Why Rob Gronkowski Is the Best Tight End in the NFL
With Antonio Gates on the downslope at the back end of his career, and Tony Gonzalez sitting behind a desk talking about football this year, the discussion to decide the best tight end in the NFL involves only two names: Jimmy Graham and Rob Gronkowski.
And setting aside Graham's possible switch to an official listing as a wide receiver (which would shift his fantasy value a lot more than his real life value to the Saints), the major difference between these two players over the past four years has been health. Graham has been able to stay in the lineup and play a lot more often than Gronkowski, and has therefore had more production overall than the Patriots' tight end.
Last season was no different. Despite battling a couple of nagging injuries of his own, Graham finished atop the tight end totem pole using numberFire's Net Expected Points data this past year. Gronkowski finished ninth on just 66 targets, which is fairly impressive. Why? The top eight all had 84 or more targets, with six of the eight seeing more than 110 looks in the passing game. And since Net Expected Points is a cumulative statistic, Gronk's feat is incredibly impressive.
Gronk and fellow top-10 tight end Jordan Reed were unlike many of the rest of the upper echelon of tight ends in that they saw a strong level of production on limited targets. But unlike Reed, we know that Gronkowski is capable of sustaining that production over a full season, which means we can have fun with the numbers and put Graham and Gronk on a level playing field.
Since they entered the league in 2010, both Graham and Gronk hold a combined four of the top six tight end seasons when judged by Reception NEP, a measure of the number of points added by receivers on catches only. Gronkowski's 2011 is the best in that span, with Graham's 2013, 2011 and 2012 finishing second, third and sixth respectively. But when filtering for only high-volume tight ends (with more than fifty catches in a season) and ranking by Reception NEP per target, we find that Gronk and Gates dominate the top of the list. Using this per-opportunity metric, we find that Gronk has two of the top four seasons since 2010, with Graham not showing up near the top of the list. (His first appearance is eighth, and he's well behind Gronk's less impressive season.)
This impressive advantage on a per target basis hints at what we'll learn when considering how these players would fare on an equal playing field of targets, but let's take a look at the numbers just to confirm.
This table shows the two players' 2013 production, with the final line representing what Gronkowski would have produced on the same number of targets. Even though Graham had one of the best seasons in recent memory for a tight end in 2013, Gronkowski was still on pace to trump him had he not been sidelined.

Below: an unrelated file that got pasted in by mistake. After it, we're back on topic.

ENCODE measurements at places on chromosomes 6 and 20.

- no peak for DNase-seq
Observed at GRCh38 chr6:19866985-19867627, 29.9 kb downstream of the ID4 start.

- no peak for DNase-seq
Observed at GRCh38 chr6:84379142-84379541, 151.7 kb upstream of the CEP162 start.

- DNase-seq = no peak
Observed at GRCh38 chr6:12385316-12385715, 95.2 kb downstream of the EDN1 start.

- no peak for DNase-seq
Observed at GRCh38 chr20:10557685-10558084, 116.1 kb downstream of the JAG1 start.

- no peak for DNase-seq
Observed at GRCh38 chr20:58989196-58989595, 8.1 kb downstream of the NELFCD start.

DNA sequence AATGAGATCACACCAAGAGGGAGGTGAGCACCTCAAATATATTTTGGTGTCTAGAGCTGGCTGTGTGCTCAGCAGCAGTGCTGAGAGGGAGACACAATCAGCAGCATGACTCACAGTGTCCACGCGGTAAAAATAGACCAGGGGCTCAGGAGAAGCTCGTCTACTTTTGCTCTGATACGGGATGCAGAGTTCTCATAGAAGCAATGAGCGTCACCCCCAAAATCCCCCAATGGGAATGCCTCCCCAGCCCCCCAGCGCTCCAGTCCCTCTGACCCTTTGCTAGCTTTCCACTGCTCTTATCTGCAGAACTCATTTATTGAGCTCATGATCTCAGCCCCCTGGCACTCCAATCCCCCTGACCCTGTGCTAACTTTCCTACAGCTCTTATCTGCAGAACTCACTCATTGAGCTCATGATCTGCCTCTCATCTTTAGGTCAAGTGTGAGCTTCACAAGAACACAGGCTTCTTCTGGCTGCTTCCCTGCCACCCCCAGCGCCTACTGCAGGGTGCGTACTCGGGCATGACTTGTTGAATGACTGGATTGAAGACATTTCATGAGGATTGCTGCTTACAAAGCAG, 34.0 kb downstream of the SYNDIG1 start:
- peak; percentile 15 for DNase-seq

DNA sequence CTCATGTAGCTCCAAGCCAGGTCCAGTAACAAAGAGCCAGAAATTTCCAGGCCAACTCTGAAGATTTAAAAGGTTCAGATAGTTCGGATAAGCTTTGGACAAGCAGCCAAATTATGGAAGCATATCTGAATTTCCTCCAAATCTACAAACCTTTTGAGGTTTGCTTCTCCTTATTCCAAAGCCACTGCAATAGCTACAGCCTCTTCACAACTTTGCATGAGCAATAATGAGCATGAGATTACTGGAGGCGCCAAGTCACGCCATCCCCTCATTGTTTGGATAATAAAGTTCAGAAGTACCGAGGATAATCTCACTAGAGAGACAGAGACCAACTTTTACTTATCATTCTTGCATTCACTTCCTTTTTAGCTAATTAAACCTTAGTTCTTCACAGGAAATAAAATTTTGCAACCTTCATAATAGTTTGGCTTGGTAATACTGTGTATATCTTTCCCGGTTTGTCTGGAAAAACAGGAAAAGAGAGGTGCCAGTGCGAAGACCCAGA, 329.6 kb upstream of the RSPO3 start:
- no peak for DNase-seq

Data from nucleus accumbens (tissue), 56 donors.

Again, this is because Gronkowski is more efficient on a per-target basis, and because the Saints are guilty of targeting Graham so frequently that it actually digs into his overall value to the offense, as we discovered when looking at the numbers behind the usage of Calvin Johnson and A.J. Green in this previous article. This proves to be true not only in 2013, but over the course of the two tight ends' entire careers.
|Player||Receptions||REC NEP||Targets||REC NEP/Tar||Success Rate|
Again, the first two rows are each player's career production, with the third representing Gronkowski's production if he saw the same amount of targets as Graham. And the results are staggering. Gronkowski would have produced 106 more Net Expected Points over his four year career if he saw the same volume as Graham in his star role in the New Orleans offense. This is due to a better catch rate that leads to more receptions, and a better per-target efficiency, which means more production with every pass thrown his way.
Volume is the enemy of efficiency, so it's not reasonable to guarantee that Gronkowski could maintain his blistering pace over the ridiculous amount of targets Graham has seen. But the gap between the two players is so large, that's it's pretty clear using this particular metric that Gronkowski has been the most consistent and productive player since entering the league. Both players have good quarterbacks (Graham's has been slightly better since 2010), so nearly everything apart from health and usage has been the same.
With Graham possibly transitioning to the wide receiver position to get more money out of the Saints, this argument may be moot moving forward. But if this is the last chance we get to compare the league's two best tight ends, let the record show that Gronkowski trumped Graham handily in every area but health.